Tuesday, April 22, 2008

Visit the National Museum of the Filipino People--It's Marvelous!

[Invitation via email from my old friend JOHN SILVA who deserves just an awful lot of credit for the marvelous work he's done at the National Museum of the Filipino People. We're so proud of you John!!]
(FYI, DUE TO DEMAND, MAY 2ND May 10th May 17th May 18 and May 24th, ARE ADDITIONAL DATES FOR THE TOUR)

Dear friends,

If you haven't been on a tour of the National Museum, well, here's your chance. You'll be pleasantly surprised at how beautiful the museums are (the former Finance Building and the former Legislative Building) with its extensive renovation inside yet keeping with its neo-Federal Style architecture outside.

There's fifteen galleries in the Museum of the Filipino people (formerly Finance) to explore our archaeological past and our anthropological present. The highlight of is of course four galleries devoted to the 1994 recovery of the Spanish galleon San Diego. It's treasures give insights to the incredible 300 year trade that linked us to the Americas. We’ll also see the current temporary exhibits in the museum.

The former Legislative Building, now the National Gallery of Art, will be another formidable encounter as we journey through 200 years of Filipino arts and sculpture in seven galleries. The most spectacular sight is the gigantic and original rendering The Spoliarium by Juan Luna. We pause here to appreciate and learn how this masterpiece inspired our brave band of Filipino students in Madrid, including Jose Rizal, to alter their lives and helped in the formation of our nation.

John L. Silva has been Senior Consultant of the National Museum for close to ten years and has the most incredible stories and insights about the collection. He teaches arts education in an interesting and humorous manner and delights and inspires his audience to be proud of their culture and history.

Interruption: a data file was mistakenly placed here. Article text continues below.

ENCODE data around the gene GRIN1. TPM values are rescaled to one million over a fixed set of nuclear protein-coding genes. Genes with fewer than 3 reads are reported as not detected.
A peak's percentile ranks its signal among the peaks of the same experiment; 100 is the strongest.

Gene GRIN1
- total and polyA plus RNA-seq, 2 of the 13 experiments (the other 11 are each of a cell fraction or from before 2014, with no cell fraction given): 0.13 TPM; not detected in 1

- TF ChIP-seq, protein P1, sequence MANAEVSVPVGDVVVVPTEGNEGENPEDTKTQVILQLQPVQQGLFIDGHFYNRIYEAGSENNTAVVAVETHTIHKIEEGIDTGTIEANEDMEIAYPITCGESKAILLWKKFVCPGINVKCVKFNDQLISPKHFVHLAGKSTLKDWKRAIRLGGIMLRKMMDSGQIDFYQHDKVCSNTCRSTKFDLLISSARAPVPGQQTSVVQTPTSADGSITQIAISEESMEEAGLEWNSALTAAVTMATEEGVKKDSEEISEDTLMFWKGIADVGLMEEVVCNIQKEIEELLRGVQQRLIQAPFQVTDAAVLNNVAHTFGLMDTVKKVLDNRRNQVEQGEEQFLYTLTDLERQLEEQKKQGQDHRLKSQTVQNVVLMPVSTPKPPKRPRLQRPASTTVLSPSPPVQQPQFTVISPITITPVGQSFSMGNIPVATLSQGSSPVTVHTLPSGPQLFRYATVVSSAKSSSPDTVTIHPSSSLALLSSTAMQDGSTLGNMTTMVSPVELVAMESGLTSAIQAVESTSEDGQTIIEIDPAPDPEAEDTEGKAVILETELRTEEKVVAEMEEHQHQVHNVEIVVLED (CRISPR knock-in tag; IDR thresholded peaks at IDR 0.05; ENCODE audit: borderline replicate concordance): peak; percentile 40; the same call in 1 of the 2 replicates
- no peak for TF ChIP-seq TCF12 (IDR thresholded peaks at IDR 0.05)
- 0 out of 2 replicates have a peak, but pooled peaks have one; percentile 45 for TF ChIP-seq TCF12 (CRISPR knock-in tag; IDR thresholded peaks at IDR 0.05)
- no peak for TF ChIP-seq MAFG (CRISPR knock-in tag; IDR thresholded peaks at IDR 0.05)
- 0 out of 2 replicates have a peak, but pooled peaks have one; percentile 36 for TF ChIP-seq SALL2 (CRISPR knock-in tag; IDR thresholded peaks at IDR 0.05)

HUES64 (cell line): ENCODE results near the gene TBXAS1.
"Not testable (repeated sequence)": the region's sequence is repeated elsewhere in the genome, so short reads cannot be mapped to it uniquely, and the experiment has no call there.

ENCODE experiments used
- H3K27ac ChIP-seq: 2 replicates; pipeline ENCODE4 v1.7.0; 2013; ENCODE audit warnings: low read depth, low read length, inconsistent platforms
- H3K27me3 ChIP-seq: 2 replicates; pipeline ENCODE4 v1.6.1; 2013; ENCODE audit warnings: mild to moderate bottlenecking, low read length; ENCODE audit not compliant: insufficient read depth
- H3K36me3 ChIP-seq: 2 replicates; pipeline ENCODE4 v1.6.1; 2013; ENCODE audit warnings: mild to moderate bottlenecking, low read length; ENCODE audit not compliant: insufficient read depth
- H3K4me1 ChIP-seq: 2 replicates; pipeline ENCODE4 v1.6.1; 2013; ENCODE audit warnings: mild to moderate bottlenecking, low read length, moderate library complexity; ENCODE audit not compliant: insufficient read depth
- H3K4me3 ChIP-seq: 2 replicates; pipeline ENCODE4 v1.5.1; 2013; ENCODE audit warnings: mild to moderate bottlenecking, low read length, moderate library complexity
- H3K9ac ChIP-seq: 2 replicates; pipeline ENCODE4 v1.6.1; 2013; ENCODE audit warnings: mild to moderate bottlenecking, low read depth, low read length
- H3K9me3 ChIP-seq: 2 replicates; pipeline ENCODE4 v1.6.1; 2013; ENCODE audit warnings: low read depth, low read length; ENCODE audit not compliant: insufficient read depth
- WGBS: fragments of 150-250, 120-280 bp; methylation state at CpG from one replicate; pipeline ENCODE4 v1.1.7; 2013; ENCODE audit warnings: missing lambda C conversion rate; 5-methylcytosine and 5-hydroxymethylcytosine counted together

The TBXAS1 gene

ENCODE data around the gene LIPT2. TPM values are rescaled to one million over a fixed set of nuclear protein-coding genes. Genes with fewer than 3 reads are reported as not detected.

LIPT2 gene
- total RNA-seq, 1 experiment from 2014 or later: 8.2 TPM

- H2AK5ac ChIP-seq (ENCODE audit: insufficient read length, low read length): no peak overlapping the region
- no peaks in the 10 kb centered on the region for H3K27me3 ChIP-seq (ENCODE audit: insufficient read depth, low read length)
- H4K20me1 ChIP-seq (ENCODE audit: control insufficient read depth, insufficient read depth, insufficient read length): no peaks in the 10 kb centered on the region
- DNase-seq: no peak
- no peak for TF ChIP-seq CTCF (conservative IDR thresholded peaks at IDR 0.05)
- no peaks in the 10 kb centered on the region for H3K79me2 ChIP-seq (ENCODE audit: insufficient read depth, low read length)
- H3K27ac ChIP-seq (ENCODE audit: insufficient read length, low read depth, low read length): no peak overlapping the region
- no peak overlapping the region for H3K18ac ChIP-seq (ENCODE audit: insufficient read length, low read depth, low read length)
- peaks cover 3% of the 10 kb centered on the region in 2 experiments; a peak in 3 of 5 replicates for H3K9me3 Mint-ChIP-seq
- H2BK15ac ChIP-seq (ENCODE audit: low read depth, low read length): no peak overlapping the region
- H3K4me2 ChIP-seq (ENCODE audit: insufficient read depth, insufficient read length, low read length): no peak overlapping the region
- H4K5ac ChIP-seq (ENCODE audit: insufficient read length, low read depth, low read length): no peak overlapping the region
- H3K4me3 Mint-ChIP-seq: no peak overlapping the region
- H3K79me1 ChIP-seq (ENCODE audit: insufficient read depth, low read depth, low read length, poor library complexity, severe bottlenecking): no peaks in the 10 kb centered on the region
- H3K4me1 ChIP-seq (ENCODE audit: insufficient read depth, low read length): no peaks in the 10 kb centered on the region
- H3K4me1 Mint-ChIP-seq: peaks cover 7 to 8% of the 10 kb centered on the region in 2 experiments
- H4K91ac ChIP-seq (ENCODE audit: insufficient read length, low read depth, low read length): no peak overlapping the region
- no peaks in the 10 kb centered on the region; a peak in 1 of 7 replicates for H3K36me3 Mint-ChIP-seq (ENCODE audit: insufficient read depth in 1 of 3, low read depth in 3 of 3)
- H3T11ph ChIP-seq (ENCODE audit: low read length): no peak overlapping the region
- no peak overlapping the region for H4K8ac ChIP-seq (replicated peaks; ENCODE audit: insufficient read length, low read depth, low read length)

Proceeds from the fees (700 pesos for adults, and 500 pesos for children up to 18 years) will go to John's I LOVE MUSEUM PROGRAM, which brings public school teachers to the National Museum and to their local museums, taught the importance of arts appreciation and transmit that information to their students. Studies show that an arts educated child raises their academic achievements, promotes love of reading, and makes them better citizens.

The tours are three hours in duration, and begins at 10:00 am sharp (ending at 1:00 pm) at the rear entrance of the Museum of the Filipino People, (former Finance Building) Agrifina Circle, Rizal Park. Attendees are requested to wear walking shoes and reservations are strongly encouraged by texting or calling John Silva at 0926 729 9029. The tours will be held April 5, 19th, 26th and May 2, 10, 17, 18, and 24, 2008.

An attached PDF is an announcement and please pass this on to your friends.

See you at the National Museum.

John L. Silva


mesiamd said...

My last visit to the National Museum (NM) was decades ago when I was still a student. I kept an endearing memory of the place which to me is a hallowed ground of the Filipino soul.

It's exciting to know that NM is brought to life again. Filipinos of all ages will certainly benefit from it. But wait. Are the precious collections still intact? Or have they been carted by thieves? These queries I base on an article I read years ago about losses in NM.

I wonder why NM doesn't have a free-admissions day which happens in some excellent museums in Europe. I think giving this day to the people will help accelerate their education, instill cultural pride in their history, and reach out to those who can't afford.

DJB Rizalist said...

I think the normal entrance fee is the price of good meal in a very reasonable restaurant, not fast food but not fancy hotel either. And much more uhmm nutritious!

The Nashman said...

Great! Will definitely pay a visit.

John Silva said...

Hi Deanie,

Just want to respond to one of the comments. The National Museum is free on Sundays for the general public. It has always been free since we instituted fees ten years ago.


John L. Silva